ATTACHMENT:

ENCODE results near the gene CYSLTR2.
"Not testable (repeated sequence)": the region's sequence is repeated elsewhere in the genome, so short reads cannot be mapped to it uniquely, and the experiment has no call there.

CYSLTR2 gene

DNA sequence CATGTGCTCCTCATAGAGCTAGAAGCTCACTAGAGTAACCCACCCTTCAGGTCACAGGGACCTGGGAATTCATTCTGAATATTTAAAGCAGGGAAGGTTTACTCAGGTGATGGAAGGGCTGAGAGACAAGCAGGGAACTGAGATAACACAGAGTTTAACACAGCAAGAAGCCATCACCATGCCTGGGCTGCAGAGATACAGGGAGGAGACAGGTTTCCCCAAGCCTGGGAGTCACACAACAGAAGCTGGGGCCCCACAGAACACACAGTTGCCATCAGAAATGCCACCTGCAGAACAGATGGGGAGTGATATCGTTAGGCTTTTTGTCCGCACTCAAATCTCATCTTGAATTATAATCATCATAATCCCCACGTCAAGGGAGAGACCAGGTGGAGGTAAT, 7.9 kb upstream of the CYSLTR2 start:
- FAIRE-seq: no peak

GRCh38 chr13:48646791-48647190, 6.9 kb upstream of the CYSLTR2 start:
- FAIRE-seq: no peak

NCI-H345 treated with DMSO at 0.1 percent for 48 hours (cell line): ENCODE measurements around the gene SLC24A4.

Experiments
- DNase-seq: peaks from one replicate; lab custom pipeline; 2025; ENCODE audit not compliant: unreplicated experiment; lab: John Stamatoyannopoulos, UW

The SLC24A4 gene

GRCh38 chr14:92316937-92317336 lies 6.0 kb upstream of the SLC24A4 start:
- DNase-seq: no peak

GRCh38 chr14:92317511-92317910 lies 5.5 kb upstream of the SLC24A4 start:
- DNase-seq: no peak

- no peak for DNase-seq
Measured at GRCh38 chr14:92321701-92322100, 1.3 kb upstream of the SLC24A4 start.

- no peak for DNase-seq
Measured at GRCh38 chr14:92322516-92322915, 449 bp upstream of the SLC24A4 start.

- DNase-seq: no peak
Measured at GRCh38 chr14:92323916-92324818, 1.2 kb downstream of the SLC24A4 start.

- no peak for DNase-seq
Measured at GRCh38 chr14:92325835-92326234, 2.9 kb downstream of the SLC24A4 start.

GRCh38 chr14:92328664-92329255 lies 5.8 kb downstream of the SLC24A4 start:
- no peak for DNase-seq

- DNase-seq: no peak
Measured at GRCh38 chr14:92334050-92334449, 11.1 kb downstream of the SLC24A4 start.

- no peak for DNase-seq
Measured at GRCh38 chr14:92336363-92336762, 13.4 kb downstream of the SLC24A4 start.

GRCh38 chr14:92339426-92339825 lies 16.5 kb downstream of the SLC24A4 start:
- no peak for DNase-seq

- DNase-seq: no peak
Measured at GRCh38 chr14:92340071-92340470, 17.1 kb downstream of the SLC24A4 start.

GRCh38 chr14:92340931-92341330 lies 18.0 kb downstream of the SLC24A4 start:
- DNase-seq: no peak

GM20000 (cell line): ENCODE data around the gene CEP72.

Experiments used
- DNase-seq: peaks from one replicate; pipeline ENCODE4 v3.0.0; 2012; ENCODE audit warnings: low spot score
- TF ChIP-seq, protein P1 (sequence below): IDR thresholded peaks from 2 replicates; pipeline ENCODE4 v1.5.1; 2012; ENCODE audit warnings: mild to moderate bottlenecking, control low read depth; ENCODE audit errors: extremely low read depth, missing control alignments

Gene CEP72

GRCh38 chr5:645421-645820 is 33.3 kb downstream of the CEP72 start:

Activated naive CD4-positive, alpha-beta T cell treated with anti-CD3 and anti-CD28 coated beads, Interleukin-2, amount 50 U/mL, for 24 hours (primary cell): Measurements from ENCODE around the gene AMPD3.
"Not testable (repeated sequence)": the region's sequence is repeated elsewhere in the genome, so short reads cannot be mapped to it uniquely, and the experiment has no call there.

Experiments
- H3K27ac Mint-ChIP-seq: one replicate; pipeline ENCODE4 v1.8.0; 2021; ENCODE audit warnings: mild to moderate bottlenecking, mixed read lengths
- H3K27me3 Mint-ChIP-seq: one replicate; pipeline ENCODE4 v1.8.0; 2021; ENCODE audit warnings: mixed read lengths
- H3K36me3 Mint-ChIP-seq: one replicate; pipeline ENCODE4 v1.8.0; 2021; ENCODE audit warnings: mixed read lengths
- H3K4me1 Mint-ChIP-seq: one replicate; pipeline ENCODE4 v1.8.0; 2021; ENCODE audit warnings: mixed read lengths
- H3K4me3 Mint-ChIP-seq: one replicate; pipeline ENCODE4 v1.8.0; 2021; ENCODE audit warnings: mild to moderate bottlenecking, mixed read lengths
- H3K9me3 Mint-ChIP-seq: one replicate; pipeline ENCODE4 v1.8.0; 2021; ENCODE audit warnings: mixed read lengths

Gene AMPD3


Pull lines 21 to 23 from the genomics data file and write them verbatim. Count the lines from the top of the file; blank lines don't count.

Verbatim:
Measured at GRCh38 chr14:92323916-92324818, 1.2 kb downstream of the SLC24A4 start.

- no peak for DNase-seq
Measured at GRCh38 chr14:92325835-92326234, 2.9 kb downstream of the SLC24A4 start.